Now more than ever, we need to ensure that plastics are produced sustainably and are disposed of correctly at the end of their life cycle. Fortunately, there are new initiatives and tools that are helping the industry to make progress here. The design for recycling guidelines developed by RecyClass are just one example. They provide information regarding what properties the various components of a packaging type need in order to be suitable for recycling. They take into account components such as caps, labels, additives and their behaviour in a specific recycling stream. The guidelines developed by RecyClass differ from other systems in that they are based on the scientifically developed design for recycling guidelines for the most common types of plastic packaging designed for contact with foods or non-foods, be they flexible or rigid packaging types.
The RecyClass method of assessing recyclability promotes high standards, these being crucial to improving the quality of waste in order to ultimately close the loop. The guidelines are also an indispensable element of RecyClass’s free online tool for recyclability self-assessment.
'Now more than ever, we need to ensure that plastics are produced sustainably and are disposed of correctly at the end of their life cycle.'
What role can companies that focus on producing plastic packaging AND recycling plastics, as is the case with ALPLA, play in the developments?
Plastics do not have a future without plastics recycling. The plastics industry therefore needs to change the way in which plastics are currently developed by using scientifically substantiated tools designed to preserve maximum material quality right to the end of the material’s life cycle. This means all innovative packaging forms must be tested before they are rolled out in the market.mIt is essential that innovations be promoted while, at the same time, their recycling compatibility is guaranteed if we wish to develop a reliable circular economy in which recycled plastic can be used for the same applications as primary plastic – this is the industry’s future.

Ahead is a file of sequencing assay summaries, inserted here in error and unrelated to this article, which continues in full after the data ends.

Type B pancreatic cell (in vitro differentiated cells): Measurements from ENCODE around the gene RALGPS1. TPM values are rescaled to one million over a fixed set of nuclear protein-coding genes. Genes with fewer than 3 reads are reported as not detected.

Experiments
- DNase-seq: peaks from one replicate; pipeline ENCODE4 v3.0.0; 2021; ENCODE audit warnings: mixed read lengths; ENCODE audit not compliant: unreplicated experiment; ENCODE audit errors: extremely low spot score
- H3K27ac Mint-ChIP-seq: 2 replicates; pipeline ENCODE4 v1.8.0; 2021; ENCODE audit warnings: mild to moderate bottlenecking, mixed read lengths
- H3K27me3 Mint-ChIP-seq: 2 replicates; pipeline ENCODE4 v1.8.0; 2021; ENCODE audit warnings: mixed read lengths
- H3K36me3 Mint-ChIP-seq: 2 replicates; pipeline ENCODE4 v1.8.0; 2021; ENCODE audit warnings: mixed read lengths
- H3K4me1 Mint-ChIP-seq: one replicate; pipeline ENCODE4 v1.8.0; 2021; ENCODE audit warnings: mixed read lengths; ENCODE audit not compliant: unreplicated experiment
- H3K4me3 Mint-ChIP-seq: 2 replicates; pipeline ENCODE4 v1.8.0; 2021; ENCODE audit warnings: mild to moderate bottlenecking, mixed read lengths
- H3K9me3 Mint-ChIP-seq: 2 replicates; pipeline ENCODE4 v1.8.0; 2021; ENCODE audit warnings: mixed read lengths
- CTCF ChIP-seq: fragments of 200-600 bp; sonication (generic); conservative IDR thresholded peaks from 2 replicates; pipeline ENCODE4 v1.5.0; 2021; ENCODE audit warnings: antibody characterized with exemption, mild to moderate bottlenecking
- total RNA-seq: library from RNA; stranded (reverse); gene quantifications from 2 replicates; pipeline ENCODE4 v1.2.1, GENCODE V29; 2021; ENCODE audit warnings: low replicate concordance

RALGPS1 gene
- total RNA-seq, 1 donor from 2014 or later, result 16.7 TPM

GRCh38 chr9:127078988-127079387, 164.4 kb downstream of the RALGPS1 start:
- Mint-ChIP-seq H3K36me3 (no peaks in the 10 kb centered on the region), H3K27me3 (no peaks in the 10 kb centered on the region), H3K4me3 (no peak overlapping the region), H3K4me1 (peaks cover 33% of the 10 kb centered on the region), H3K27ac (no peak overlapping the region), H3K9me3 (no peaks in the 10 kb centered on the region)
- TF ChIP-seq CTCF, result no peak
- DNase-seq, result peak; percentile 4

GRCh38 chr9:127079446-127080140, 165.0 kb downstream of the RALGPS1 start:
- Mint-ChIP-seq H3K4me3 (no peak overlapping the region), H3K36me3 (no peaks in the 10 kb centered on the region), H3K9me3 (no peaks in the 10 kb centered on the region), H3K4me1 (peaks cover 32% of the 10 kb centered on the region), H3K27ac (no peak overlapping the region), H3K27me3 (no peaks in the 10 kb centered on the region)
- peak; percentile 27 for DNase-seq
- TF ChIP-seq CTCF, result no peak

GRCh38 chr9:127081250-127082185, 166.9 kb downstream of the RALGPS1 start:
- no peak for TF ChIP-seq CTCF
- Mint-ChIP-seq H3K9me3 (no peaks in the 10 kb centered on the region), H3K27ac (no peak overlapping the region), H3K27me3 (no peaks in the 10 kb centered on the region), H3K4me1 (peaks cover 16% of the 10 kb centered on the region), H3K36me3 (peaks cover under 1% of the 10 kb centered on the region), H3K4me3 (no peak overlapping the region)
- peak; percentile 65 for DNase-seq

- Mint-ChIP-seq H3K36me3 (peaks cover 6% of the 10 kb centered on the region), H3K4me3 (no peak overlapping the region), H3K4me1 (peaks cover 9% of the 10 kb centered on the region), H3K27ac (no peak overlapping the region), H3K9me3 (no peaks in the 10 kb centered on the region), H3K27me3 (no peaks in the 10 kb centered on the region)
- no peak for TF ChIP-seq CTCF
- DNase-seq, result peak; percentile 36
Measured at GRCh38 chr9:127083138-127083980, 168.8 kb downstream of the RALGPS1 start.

Collaboration between and the commitment of the industry and the policymakers are the key to, for example, promoting a joint approach to recyclability. The involvement of the interest groups additionally has a crucial role to play when it comes to validating the scientific evidence behind these guidelines and protocols and corroborating various claims made regarding recyclability.
When do you think a circular economy for plastic packaging will be achieved in Europe and worldwide?
With the new legal framework, the EU is paving the way for a circular economy for plastic packaging. Based on the European Commission’s target of making all plastics recyclable and reusable by 2030, companies are seeking to transition from a linear to a circular economy, and this is increasing the amount of environmental information featured on plastic packaging. However, the uniform implementation of the established guidelines and principles for design for recycling throughout the plastic packaging industry is crucial in order for this target to be achieved. Recycling-compatible design is merely the first goal. At the same time, the industry and the policymakers must continue to improve the collection rates and collection infrastructure, while also advancing plastics sorting to achieve bigger yields and better quality. This is one of the measures that drastically needs improving.
The consumers are willing to recycle. They look for products with a smaller ecological footprint. The policymakers and the industry players need to work on achieving this goal because it takes transparency and trust to make the transition to plastic products that are suitable for closed loops.